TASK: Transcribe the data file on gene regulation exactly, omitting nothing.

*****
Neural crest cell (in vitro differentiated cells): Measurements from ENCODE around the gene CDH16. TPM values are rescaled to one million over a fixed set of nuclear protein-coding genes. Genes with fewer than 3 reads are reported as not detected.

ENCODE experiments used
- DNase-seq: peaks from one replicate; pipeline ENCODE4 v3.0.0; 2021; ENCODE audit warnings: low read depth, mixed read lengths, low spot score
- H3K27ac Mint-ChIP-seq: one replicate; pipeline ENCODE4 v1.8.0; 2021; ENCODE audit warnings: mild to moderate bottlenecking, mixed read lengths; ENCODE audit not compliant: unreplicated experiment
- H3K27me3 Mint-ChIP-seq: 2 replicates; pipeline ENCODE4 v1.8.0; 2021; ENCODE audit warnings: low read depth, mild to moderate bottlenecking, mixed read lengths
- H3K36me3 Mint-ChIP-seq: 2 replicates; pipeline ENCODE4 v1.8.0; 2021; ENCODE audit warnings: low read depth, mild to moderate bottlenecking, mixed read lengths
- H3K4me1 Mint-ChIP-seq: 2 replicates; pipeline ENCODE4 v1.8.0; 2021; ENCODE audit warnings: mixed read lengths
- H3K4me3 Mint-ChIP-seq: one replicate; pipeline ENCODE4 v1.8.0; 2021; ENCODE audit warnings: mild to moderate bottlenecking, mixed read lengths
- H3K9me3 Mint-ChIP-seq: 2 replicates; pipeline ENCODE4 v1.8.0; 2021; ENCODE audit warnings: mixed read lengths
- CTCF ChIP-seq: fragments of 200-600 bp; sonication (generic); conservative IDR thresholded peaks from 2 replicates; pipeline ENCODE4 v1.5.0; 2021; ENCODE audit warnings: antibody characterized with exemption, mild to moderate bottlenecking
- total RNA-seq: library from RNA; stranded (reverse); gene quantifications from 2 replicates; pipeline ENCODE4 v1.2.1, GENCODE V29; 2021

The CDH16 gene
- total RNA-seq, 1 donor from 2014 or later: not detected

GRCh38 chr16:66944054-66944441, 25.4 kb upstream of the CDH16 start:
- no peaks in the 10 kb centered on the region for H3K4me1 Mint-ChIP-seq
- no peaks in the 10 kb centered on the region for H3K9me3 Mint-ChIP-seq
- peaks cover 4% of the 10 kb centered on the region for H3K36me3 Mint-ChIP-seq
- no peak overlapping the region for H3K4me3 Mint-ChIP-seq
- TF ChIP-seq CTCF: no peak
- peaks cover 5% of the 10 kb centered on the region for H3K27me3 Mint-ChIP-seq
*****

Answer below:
Neural crest cell (in vitro differentiated cells): Measurements from ENCODE around the gene CDH16. TPM values are rescaled to one million over a fixed set of nuclear protein-coding genes. Genes with fewer than 3 reads are reported as not detected.

ENCODE experiments used
- DNase-seq: peaks from one replicate; pipeline ENCODE4 v3.0.0; 2021; ENCODE audit warnings: low read depth, mixed read lengths, low spot score
- H3K27ac Mint-ChIP-seq: one replicate; pipeline ENCODE4 v1.8.0; 2021; ENCODE audit warnings: mild to moderate bottlenecking, mixed read lengths; ENCODE audit not compliant: unreplicated experiment
- H3K27me3 Mint-ChIP-seq: 2 replicates; pipeline ENCODE4 v1.8.0; 2021; ENCODE audit warnings: low read depth, mild to moderate bottlenecking, mixed read lengths
- H3K36me3 Mint-ChIP-seq: 2 replicates; pipeline ENCODE4 v1.8.0; 2021; ENCODE audit warnings: low read depth, mild to moderate bottlenecking, mixed read lengths
- H3K4me1 Mint-ChIP-seq: 2 replicates; pipeline ENCODE4 v1.8.0; 2021; ENCODE audit warnings: mixed read lengths
- H3K4me3 Mint-ChIP-seq: one replicate; pipeline ENCODE4 v1.8.0; 2021; ENCODE audit warnings: mild to moderate bottlenecking, mixed read lengths
- H3K9me3 Mint-ChIP-seq: 2 replicates; pipeline ENCODE4 v1.8.0; 2021; ENCODE audit warnings: mixed read lengths
- CTCF ChIP-seq: fragments of 200-600 bp; sonication (generic); conservative IDR thresholded peaks from 2 replicates; pipeline ENCODE4 v1.5.0; 2021; ENCODE audit warnings: antibody characterized with exemption, mild to moderate bottlenecking
- total RNA-seq: library from RNA; stranded (reverse); gene quantifications from 2 replicates; pipeline ENCODE4 v1.2.1, GENCODE V29; 2021

The CDH16 gene
- total RNA-seq, 1 donor from 2014 or later: not detected

GRCh38 chr16:66944054-66944441, 25.4 kb upstream of the CDH16 start:
- no peaks in the 10 kb centered on the region for H3K4me1 Mint-ChIP-seq
- no peaks in the 10 kb centered on the region for H3K9me3 Mint-ChIP-seq
- peaks cover 4% of the 10 kb centered on the region for H3K36me3 Mint-ChIP-seq
- no peak overlapping the region for H3K4me3 Mint-ChIP-seq
- TF ChIP-seq CTCF: no peak
- peaks cover 5% of the 10 kb centered on the region for H3K27me3 Mint-ChIP-seq